The report builds on Healthwatch Dorset’s 2020 pre-pandemic research, to assess if previous recommendations for improvement remain relevant and to identify any new changes deemed essential by young people.
The findings and recommendations presented in this new report are based on in-depth conversations with 23 young people from groups who do not always have a strong voice. This includes young people who have experienced trauma, young refugees, LGBTQ+ individuals, those who are outside of mainstream school, young offenders and previously looked after children.
Through thought-provoking questions, Healthwatch Dorset has identified key aspects of young people’s mental services that require improvement. The report makes several recommendations to address the issues raised.
- Shorter waiting times: The main concern raised was how long young people have to wait to access services; they want more immediate support to help prevent crises.
- Treat young people as individuals: Recognising that individual needs vary, the report emphasises the importance of tailored advice and treatment for each young person.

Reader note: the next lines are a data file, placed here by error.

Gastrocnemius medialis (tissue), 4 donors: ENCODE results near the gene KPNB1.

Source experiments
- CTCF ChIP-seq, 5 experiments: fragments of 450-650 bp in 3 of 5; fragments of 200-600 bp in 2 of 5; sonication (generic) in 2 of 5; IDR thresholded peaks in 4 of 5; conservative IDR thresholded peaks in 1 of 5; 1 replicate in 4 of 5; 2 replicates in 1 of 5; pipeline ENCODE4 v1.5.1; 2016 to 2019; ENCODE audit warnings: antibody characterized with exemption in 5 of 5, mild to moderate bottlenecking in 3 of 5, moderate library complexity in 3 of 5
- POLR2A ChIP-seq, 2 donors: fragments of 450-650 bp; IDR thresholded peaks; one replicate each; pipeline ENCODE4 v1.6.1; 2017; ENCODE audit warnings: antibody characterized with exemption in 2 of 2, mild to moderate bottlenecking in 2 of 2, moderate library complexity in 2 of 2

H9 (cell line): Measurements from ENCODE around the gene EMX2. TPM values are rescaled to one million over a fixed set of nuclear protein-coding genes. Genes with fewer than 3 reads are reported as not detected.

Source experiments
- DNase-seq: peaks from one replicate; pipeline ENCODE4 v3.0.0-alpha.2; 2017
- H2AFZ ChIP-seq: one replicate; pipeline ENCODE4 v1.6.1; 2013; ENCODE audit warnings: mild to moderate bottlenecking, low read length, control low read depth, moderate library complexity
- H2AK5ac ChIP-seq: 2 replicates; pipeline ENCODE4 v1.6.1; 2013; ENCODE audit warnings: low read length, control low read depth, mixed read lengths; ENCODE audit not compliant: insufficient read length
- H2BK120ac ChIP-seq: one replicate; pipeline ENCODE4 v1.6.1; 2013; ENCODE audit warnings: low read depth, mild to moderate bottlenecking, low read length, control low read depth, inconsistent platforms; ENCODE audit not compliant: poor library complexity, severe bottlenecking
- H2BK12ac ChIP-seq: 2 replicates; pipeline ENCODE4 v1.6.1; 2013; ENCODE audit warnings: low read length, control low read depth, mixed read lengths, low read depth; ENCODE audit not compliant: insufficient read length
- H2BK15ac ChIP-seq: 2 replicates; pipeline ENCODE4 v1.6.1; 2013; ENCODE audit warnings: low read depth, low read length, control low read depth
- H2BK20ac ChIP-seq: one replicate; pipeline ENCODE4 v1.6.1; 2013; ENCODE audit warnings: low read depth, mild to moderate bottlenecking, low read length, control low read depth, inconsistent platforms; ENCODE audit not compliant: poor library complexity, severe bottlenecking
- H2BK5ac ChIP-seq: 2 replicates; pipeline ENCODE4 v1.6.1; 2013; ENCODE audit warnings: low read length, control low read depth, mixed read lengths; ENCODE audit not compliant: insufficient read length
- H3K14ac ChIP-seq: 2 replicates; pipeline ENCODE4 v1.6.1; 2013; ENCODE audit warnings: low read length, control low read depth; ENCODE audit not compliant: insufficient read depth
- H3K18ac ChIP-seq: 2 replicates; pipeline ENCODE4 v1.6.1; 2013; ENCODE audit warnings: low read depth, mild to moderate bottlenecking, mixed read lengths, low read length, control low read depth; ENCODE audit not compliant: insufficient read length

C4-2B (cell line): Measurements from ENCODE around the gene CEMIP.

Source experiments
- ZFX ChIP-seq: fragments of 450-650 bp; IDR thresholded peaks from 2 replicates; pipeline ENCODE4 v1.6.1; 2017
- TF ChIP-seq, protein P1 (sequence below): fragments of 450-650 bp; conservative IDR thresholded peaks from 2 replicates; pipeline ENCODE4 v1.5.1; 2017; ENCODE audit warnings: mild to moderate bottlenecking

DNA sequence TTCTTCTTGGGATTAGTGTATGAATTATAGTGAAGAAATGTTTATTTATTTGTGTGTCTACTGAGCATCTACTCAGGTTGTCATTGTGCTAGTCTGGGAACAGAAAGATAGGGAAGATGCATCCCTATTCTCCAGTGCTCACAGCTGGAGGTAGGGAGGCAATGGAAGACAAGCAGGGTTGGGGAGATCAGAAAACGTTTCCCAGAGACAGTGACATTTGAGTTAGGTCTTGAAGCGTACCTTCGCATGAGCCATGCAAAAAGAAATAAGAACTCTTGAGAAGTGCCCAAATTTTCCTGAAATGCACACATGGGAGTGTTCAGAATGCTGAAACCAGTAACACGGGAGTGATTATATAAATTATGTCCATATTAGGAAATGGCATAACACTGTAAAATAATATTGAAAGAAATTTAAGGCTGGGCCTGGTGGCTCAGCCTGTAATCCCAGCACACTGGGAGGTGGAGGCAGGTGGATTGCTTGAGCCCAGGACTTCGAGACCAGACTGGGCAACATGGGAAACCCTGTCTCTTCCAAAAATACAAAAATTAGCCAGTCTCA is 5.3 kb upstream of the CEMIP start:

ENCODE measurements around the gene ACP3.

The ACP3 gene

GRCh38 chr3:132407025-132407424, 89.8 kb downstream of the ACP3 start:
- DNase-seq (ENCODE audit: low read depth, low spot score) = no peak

- Comfortable non-clinical settings: Young people expressed a preference for familiar, safe environments over clinical settings, highlighting the need for comfort during mental health support.
- Better continuity of care: Young people want consistent support from the same mental health professionals as this helps build trust and rapport, a vital aspect of effective care.
- Follow-up support: Post-treatment check-ins help young people to feel supported, so they should be established as routine.
- Activities during Talking Therapy: Not everyone is comfortable talking face-to-face, so providing the opportunity to do some sort of activity during therapy would help some young people feel more comfortable.
- Appropriate self-help suggestions: Ensure that self-help information and advice given to young people is relevant and beneficial.
Young people’s comments and case studies are featured in the report to illustrate how mental health support could be improved for young people and to highlight where good support has made a difference. Read the full report: Your Mind, Your Say – Young people’s views of mental health services in Dorset
Lucy Cribb, Healthwatch Dorset Engagement Officer, commented on the emotional and powerful nature of the feedback received, highlighting the strength and resilience of the young people involved and thanking them for their contributions.
Elaine Hurll, Head of Children & Young People, Learning Disabilities & Autism and Mental Health at NHS Dorset affirmed the significance of the report in advancing mental health services for young people in Dorset. She said: “The report perfectly illustrates the need to improve mental health services for young people living in Dorset and especially for young people who experience more challenges getting the type of help they need. Getting it right for all young people is important and so this report will underpin all the work ‘Making Mental Health services better for young people in Dorset.”